A report published by CIWM explores the range of factors shaping the future of Refuse Derived Fuel (RDF) exports from the UK and the Republic of Ireland, including the impact of Brexit on market conditions and controls.
“RDF trading in a modern world”, launched at CIWM’s presidential inauguration in Dublin last night (14 November), explores the current landscape for RDF exports and models possible future scenarios, taking into account factors including potential rises in recycling rates as a result of the EU Circular Economy Package (EU CEP) targets, development of more domestic EfW capacity in some countries, and the impact of Brexit on market conditions and controls.
To inform understanding of the future outlook for exports, SLR Consulting Ltd, who produced the research,developed mass balance projections for waste sectors in the Republic of Ireland and the UK.
Overall, forecasts indicate that in the event that the EU CEP 2030 requirement for 60% recycling is achieved, RDF exports will contract dramatically.
At an individual country level, however, the research shows a range of different market dynamics emerging.
RDF exports from the Republic of Ireland peaked in 2014 at 557 kt but have fallen steadily since to 327 kt in 2017. A furtherreduction in RDF export tonnages is expected as new domestic EfW capacity is developed, and recycling rates increase.
SLR director Alban Forster – “In all countries, RDF exports continue to play a valuable interim role diverting material from landfill. For the UK, however, the Brexit process nevertheless raises the possibility that the practice of exporting RDF will become less economic…”
On a per capita basis, Northern Ireland has the greatest reliance on RDF exports, and this reliance is likely to continue until domestic EfW projects are successfully developed.
In England, build out of domestic EfW capacity may erode RDF export tonnages, while future recycling levels are pivotal to the long term outlook for exports.
The report states that in the current absence of a national strategy to increase recycling levels, it is not possible to project the recycling rate ultimately achieved by England with any certainty – however it is clear that, accounting for expected domestic EfW capacity, achievement of circular economy recycling targets in England implies the cessation of large scale RDF exports.
Scottish local authorities may look to expand RDF exports to meet the 2021 ban on landfill of biodegradable waste – though some may also opt to comply via haulage of residual waste to EfW facilities or landfills in the North of England. In the longer term, Scottish residual treatment requirements are likely to be met by emerging Scottish EfW capacity.
With strong recycling performance and two major EfW facilities in the North and South, Wales is likely to have limited reliance on RDF exports. By specifically targeting residual waste treatment funding to domestic EfW projects, Welsh Government disincentives export.
The report highlights the “significant uncertainty” posed by Brexit, and acknowledges that the potential impact for the UK is difficult to assess at this point in time.
SLR director Alban Forster said: “In all countries, RDF exports continue to play a valuable interim role diverting material from landfill. For the UK, however, the Brexit process nevertheless raises the possibility that the practice of exporting RDF will become less economic. While it looks likely that tariffs will not apply to RDF, an onerous customs regime would add to transport times and administrative burdens.”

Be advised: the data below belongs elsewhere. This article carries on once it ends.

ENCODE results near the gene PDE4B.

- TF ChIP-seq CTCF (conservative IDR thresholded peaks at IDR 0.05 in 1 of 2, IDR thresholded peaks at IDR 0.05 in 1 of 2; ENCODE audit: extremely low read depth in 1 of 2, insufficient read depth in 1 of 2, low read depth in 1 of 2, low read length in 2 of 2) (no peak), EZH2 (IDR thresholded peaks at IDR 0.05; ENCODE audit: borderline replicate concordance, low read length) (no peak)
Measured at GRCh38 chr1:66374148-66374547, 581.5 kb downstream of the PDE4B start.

“The UK Government can help to limit these impacts by pressing for continuing free movement of RDF, regardless of the ultimate outcome of Brexit negotiations,” says CIWM Executive Director Chris Murphy.
“CIWM has been keeping a close eye on developments, and liaising with Defra as they work to ensure that regulatory alignment is maintained post-Brexit, even in the event of a no-deal scenario. However, other factors such as border controls and delays, and haulage costs, could also adversely affect the economics of RDF export. Regulators across the UK will need to be alert to a number of risks in the event of significant disruption, including stockpiling and a greater risk of waste crime.”
Alongside the report, Enda Kiernan (pictured right), CIWM’s newly inaugurated president, highlighted the importance of future infrastructure development, noting that “the poor quality of infrastructure in Ireland has been identified as the most problematic factor for doing business in this country.”
With the population of the island predicted to reach 8m people by 2040, he said: “Planning for an extra 1.5m people, their homes, places of work and the infrastructure required to support this growth, whilst at the same time ensuring environmental quality, poses many challenges.“
Linking to his presidential report, he said the report recognises that RDF exports now play a significant role in the management of residual waste in the Republic of Ireland and the UK.
“However, uncertainties exist around the future of the industry. Pressures include the possible impact of rising recycling rates coupled with growing domestic energy from waste capacity, as well as ramifications of Brexit on the economics of export from the UK. In this context, CIWM commissioned the 2018 Presidential Report to assess the current state of the RDF exports, and consider how the sector may evolve out to 2030,” he explained.
Mr Kiernan also took the opportunity of his inauguration to highlight the dynamic community of professionals that CIWM represents and the value of the contribution that members make.
“I applaud and salute every one of our members for their voluntary work on which the Institution depends to function effectively. In turn, CIWM gives our members a vehicle through which we make an impact on society,” he said.